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September 30, 2004

Survival in the Trading Jungle: The New Laws of the Stock Market An Insider's Guide to Successful I

By Gregory Bresiger

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  • Survival in the Trading Jungle: The New Laws of the Stock Market An Insider's Guide to Successful I
  • Page 2

by Michael J. Panzner

(Prentice Hall, Upper Saddle River, New Jersey, 291 pages) $24.95

Traders, especially institutional traders, have much to worry about these days.

This book suggests that they should be asking more and more questions about uncertain markets. They should also consider the effect of elections on the economy.

How stable and predictable are markets? Are they, as the advocates of the Efficient Market Theory (EMT) insist, always correctly priced? And how effective are central banks in regulating markets as well as smoothing out their persistent volatility?

Michael Panzner, a former trader and salesman over two decades for firms such as J.P. Morgan Chase, Soros Funds, Dresdner Bank and ABN Amro, uses this book to poise these hard questions. Clearly, he is skeptical that the regulators can reduce the trading bumps. And he is fearful that trading and investing will become much more difficult than in the 1990s when almost everyone seemed to win. But the markets of the 1990s are now just a dear memory.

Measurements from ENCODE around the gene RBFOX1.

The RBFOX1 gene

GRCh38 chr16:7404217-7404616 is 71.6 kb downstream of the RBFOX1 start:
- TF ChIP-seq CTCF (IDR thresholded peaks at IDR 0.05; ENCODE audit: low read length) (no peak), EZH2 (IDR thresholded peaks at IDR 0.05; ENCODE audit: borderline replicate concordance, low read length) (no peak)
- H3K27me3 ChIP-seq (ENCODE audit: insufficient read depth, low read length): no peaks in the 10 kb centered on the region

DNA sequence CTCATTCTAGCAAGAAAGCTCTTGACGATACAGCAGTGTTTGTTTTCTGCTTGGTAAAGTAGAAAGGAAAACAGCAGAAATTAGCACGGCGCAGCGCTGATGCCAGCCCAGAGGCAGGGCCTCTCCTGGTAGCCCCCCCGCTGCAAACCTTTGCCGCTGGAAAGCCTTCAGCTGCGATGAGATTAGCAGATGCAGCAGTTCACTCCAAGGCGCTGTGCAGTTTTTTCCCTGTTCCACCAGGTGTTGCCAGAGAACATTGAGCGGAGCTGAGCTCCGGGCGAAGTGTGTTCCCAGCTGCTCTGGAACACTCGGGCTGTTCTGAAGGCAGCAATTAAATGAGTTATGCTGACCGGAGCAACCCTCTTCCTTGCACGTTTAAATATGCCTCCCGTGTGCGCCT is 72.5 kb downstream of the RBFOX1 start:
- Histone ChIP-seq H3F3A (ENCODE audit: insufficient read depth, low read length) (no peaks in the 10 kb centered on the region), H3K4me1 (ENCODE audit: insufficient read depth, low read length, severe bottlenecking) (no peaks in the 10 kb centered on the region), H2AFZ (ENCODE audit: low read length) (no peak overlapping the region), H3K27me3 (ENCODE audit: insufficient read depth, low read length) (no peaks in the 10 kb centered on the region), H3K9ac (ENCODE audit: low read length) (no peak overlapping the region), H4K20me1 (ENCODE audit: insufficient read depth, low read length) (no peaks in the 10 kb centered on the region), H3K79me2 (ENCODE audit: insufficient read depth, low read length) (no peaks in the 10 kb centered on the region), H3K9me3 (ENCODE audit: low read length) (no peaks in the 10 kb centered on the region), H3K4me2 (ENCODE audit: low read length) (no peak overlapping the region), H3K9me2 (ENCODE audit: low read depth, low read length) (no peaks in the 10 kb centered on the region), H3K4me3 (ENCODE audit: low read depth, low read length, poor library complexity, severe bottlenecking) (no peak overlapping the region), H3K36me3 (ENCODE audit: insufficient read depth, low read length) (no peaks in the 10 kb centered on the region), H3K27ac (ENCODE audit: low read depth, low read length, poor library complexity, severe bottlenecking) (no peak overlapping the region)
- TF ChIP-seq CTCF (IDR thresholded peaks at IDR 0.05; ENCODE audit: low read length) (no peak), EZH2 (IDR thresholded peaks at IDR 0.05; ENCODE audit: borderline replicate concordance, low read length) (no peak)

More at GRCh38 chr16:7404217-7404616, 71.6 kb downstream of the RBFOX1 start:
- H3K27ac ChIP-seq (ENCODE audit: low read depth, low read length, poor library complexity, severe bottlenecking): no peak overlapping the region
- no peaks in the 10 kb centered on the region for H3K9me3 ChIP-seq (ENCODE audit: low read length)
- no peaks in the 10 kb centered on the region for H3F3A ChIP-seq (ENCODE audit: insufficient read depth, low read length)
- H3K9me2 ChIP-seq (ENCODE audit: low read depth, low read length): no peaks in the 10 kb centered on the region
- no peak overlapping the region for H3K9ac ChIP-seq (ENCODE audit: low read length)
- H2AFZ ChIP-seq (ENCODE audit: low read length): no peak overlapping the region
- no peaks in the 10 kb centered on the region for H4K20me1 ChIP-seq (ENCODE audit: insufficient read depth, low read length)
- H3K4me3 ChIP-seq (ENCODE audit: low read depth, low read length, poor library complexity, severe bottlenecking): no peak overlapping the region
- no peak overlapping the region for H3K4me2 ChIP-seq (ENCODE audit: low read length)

Panzner argues in these pages that volatility has become so in bred in markets that they have become jungles. Indexes are, at times, distorted by the increasing incidence of volatility.

The author of this impressive, compelling work also contends that institutional traders are vulnerable to these new higher levels of volatility. Therefore, the book contains analysis of various market and economic problems along with a series of proposed strategies for coping with them. Panzner calls these survival techniques actions plans. He notes that buysiders, aware of the new realties of the stock market jungle caused by unprecedented volatility, are taking defensive steps. For example, when there is a sharp move in a market, Panzner says, sage buysiders are paying attention to what happens after the initial swing in an index or a stock price share.

"In some respects," he writes, "the follow-up action appears to reveal a measure of hidden supply or demand that has been poised to react when a fleeting opportunity presents itself. Although it is more art than science, one general rule of thumb worth keeping in mind is if the recovery bounce that occurs within the first hour of a catalyst-driven slide fails to recapture at least two-thirds of the initial move during that time, then there is a reasonable chance that at least a short term retest of the initial lows - or worse - will soon unfold." (page 223).

The author, who is now vice president of an international financial services firm, also calls into question the ability of central banks to prevent bubbles and crashes. Our own central bank, he suggests, doesn't command the respect it once did.

For example, one of the leading American investors, Warren Buffett, no longer puts all his faith in the almighty dollar as America's economy starts to slow down because business is going abroad.

"Berkshire Hathaway," Panzner writes of Buffett's investment vehicle, recently began "buying foreign currencies for the first time ever, on concerns about the United States' deteriorating trade balance. Consequently, this raises the prospect that an even modest retreat could turn into a full-fledged rout if domestic investors really start to join in." (page 254).